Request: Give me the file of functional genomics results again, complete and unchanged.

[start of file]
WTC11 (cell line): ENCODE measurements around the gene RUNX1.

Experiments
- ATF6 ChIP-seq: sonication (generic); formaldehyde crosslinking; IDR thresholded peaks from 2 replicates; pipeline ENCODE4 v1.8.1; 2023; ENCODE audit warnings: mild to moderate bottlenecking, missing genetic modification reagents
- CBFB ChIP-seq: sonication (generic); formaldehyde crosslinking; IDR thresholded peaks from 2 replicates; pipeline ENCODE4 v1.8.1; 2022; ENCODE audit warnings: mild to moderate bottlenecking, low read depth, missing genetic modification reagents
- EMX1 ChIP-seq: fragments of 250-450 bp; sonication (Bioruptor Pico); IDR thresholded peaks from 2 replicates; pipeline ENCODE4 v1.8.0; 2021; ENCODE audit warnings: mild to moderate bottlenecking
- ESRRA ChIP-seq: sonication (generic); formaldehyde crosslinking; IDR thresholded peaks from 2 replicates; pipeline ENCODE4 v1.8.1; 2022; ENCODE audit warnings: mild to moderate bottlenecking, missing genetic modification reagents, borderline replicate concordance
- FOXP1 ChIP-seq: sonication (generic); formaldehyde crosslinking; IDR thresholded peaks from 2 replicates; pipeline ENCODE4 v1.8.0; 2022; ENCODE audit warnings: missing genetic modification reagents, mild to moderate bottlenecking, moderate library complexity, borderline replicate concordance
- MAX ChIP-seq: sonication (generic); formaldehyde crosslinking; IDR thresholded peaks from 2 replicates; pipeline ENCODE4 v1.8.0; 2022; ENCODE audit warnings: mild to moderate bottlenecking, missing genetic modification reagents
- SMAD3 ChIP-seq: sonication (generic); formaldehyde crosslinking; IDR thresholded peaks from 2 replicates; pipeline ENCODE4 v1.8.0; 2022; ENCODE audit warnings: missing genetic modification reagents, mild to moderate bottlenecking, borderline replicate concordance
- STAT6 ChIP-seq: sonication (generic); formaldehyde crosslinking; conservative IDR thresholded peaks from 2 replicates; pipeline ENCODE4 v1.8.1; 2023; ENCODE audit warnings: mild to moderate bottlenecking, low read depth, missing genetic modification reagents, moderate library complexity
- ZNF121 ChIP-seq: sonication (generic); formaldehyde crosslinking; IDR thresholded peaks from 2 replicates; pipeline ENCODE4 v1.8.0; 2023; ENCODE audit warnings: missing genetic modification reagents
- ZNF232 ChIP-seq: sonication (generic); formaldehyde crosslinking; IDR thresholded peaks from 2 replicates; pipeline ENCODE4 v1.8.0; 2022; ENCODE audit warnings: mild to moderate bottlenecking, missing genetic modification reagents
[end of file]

WTC11 (cell line): ENCODE measurements around the gene RUNX1.

Experiments
- ATF6 ChIP-seq: sonication (generic); formaldehyde crosslinking; IDR thresholded peaks from 2 replicates; pipeline ENCODE4 v1.8.1; 2023; ENCODE audit warnings: mild to moderate bottlenecking, missing genetic modification reagents
- CBFB ChIP-seq: sonication (generic); formaldehyde crosslinking; IDR thresholded peaks from 2 replicates; pipeline ENCODE4 v1.8.1; 2022; ENCODE audit warnings: mild to moderate bottlenecking, low read depth, missing genetic modification reagents
- EMX1 ChIP-seq: fragments of 250-450 bp; sonication (Bioruptor Pico); IDR thresholded peaks from 2 replicates; pipeline ENCODE4 v1.8.0; 2021; ENCODE audit warnings: mild to moderate bottlenecking
- ESRRA ChIP-seq: sonication (generic); formaldehyde crosslinking; IDR thresholded peaks from 2 replicates; pipeline ENCODE4 v1.8.1; 2022; ENCODE audit warnings: mild to moderate bottlenecking, missing genetic modification reagents, borderline replicate concordance
- FOXP1 ChIP-seq: sonication (generic); formaldehyde crosslinking; IDR thresholded peaks from 2 replicates; pipeline ENCODE4 v1.8.0; 2022; ENCODE audit warnings: missing genetic modification reagents, mild to moderate bottlenecking, moderate library complexity, borderline replicate concordance
- MAX ChIP-seq: sonication (generic); formaldehyde crosslinking; IDR thresholded peaks from 2 replicates; pipeline ENCODE4 v1.8.0; 2022; ENCODE audit warnings: mild to moderate bottlenecking, missing genetic modification reagents
- SMAD3 ChIP-seq: sonication (generic); formaldehyde crosslinking; IDR thresholded peaks from 2 replicates; pipeline ENCODE4 v1.8.0; 2022; ENCODE audit warnings: missing genetic modification reagents, mild to moderate bottlenecking, borderline replicate concordance
- STAT6 ChIP-seq: sonication (generic); formaldehyde crosslinking; conservative IDR thresholded peaks from 2 replicates; pipeline ENCODE4 v1.8.1; 2023; ENCODE audit warnings: mild to moderate bottlenecking, low read depth, missing genetic modification reagents, moderate library complexity
- ZNF121 ChIP-seq: sonication (generic); formaldehyde crosslinking; IDR thresholded peaks from 2 replicates; pipeline ENCODE4 v1.8.0; 2023; ENCODE audit warnings: missing genetic modification reagents
- ZNF232 ChIP-seq: sonication (generic); formaldehyde crosslinking; IDR thresholded peaks from 2 replicates; pipeline ENCODE4 v1.8.0; 2022; ENCODE audit warnings: mild to moderate bottlenecking, missing genetic modification reagents